What is Nuclear Medicine?
Nuclear medicine uses a small quantity of radioactive material combined with pharmaceuticals to look at the function of the body part rather than the anatomy, as with traditional x-ray. The nuclear medicine gets injected into the body part being scanned and is measured as it moves through that body part.
There are many different nuclear medicines available to study different organs of the body, depending on the part of the body and condition to be diagnosed or treated. Nuclear medicines are mainly introduced into the patient's body by injection but can also be introduced by swallowing or inhaling. Nuclear medicines are designed to go to a specific place in the body where there could be disease or an abnormality.
One of the more common tests performed is a nuclear stress test but a complete list of procedures can be viewed below.
What to Expect During Your Nuclear Medicine Exam
Your exam will be completed by a technologist who is board certified and has been specifically trained and educated in nuclear medicine technology. The technologist's responsibilities include the administration of the nuclear medicine and operation of the special imaging equipment. During this imaging procedure, you will lie down and a gamma camera will be placed close to your body. This procedure can take anywhere from fifteen minutes to a couple of hours to complete. The images allow the radiologist to interpret the nuclear medicine study. Depending on the kind of images that need to be taken, the gamma cameras will be stationary or rotate around the body. Gamma cameras do not hurt and are very quiet in their operation. Nuclear medicine gamma cameras also do not emit radiation.
Nuclear Stress Test
In certain tests, like those being performed on the heart, a physician will want to see how the part of the body looks in action and not just a still image. In those cases a nuclear stress test is performed to see the heart at a normal resting rate as well as a more vigorous rate. In these nuclear stress tests nuclear medicine is injected and you will be asked to walk on a treadmill. In certain cases where walking on a treadmill is not possible for the patient, a chemical stress test can be administered where another medicine can be injected to increase the heart rate.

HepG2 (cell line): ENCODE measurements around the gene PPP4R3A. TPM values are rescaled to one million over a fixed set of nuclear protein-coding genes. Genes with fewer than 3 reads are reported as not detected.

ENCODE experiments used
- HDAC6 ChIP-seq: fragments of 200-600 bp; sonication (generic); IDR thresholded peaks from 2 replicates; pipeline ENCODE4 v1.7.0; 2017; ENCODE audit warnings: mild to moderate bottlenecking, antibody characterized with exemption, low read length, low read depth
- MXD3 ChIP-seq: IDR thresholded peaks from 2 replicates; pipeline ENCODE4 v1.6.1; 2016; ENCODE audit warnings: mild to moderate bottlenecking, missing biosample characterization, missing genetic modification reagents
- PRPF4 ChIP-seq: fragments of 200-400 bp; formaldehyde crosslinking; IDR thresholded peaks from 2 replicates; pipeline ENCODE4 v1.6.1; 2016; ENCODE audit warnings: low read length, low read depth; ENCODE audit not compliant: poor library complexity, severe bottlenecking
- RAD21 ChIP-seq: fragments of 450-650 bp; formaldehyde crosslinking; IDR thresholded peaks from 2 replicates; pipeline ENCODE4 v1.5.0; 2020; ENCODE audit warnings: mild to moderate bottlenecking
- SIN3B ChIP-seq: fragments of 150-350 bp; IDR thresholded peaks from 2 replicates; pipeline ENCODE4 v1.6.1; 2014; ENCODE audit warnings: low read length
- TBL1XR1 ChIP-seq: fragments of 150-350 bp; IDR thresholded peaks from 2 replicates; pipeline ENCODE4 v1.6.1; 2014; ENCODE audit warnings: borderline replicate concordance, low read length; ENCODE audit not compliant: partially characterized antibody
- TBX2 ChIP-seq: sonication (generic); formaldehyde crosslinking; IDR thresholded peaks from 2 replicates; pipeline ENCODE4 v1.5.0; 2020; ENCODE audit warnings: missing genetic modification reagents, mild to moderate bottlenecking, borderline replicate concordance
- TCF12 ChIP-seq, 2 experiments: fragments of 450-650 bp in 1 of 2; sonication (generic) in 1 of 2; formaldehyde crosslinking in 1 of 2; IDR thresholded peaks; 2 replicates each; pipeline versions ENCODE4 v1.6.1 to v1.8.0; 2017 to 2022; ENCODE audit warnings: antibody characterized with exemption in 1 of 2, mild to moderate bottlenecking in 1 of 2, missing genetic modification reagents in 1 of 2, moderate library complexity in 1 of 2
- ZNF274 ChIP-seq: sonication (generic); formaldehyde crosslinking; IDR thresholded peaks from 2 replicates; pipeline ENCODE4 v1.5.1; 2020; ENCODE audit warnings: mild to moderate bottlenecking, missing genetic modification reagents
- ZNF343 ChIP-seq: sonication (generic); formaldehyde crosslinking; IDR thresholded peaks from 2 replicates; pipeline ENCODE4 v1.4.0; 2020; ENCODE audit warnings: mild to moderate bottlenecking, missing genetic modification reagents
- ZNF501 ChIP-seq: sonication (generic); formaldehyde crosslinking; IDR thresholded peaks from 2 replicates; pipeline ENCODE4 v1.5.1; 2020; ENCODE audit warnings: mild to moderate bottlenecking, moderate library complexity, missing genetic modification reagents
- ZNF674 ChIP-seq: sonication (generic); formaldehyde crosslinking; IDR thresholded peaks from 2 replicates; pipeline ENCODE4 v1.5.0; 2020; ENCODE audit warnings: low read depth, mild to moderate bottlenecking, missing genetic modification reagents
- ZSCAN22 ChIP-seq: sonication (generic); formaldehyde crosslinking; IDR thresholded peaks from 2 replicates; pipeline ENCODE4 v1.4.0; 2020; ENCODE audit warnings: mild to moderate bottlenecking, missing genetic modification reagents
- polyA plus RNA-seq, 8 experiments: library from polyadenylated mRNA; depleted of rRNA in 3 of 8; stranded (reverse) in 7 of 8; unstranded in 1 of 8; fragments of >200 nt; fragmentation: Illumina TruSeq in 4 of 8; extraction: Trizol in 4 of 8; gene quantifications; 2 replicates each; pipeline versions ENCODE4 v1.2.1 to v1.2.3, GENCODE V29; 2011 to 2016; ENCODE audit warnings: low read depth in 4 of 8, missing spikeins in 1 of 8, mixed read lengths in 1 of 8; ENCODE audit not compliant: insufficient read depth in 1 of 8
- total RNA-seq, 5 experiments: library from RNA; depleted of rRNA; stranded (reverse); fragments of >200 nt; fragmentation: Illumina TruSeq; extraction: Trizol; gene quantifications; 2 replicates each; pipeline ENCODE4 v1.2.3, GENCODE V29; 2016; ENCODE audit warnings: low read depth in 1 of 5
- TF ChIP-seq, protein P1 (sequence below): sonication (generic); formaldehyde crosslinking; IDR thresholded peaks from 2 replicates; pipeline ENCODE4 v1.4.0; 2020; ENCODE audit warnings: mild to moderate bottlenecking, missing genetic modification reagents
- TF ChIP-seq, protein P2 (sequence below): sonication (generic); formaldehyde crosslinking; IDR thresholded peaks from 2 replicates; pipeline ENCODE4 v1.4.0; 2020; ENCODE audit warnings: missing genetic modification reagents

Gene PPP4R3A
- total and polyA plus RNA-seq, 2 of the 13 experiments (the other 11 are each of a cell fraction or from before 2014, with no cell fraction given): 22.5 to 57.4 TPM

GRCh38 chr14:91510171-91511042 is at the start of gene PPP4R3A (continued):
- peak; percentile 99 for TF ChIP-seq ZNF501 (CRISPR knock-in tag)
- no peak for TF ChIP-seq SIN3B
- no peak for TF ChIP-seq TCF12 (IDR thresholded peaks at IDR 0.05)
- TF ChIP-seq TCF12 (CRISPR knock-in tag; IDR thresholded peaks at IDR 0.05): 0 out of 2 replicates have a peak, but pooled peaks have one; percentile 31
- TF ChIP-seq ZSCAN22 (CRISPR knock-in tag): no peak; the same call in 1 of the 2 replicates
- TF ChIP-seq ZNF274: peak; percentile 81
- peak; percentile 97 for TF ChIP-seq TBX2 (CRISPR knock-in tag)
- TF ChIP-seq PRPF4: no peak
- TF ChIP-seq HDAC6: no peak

Preparing for Your Exam
Please check the list of common procedures below for any prep as they vary by part of the body being scanned. Please inform the nuclear medicine technologist if you may be pregnant. If there is any possibility of pregnancy, a pregnancy test may be ordered before the exam. All therapeutic treatments require a blood pregnancy test before the treatment. It takes at least 75 minutes to receive the results from the pregnancy test.
Thyroid uptake and scans are used to examine the overall function and visual appearance of the thyroid gland. Generally it is a two-day procedure with day one imaging consisting of one hour. The Iodine 123 capsule is taken orally.
Lung scans (V/Q) are used to show both blood flow and the movement of air in and out of the lungs to help detect the presence of blood clots. Imaging time is usually 45 minutes to one hour. The two-part test consists of first breathing through a mask so an image of airflow can be captured and then using an IV injection so an image of the lung's blood perfusion (blood delivery) can be captured. A chest X-ray is required along with this scan.
Liver/spleen scans are used to help diagnose disorders such as cirrhosis, hepatitis and cysts. Exam time is usually one hour following an IV injection.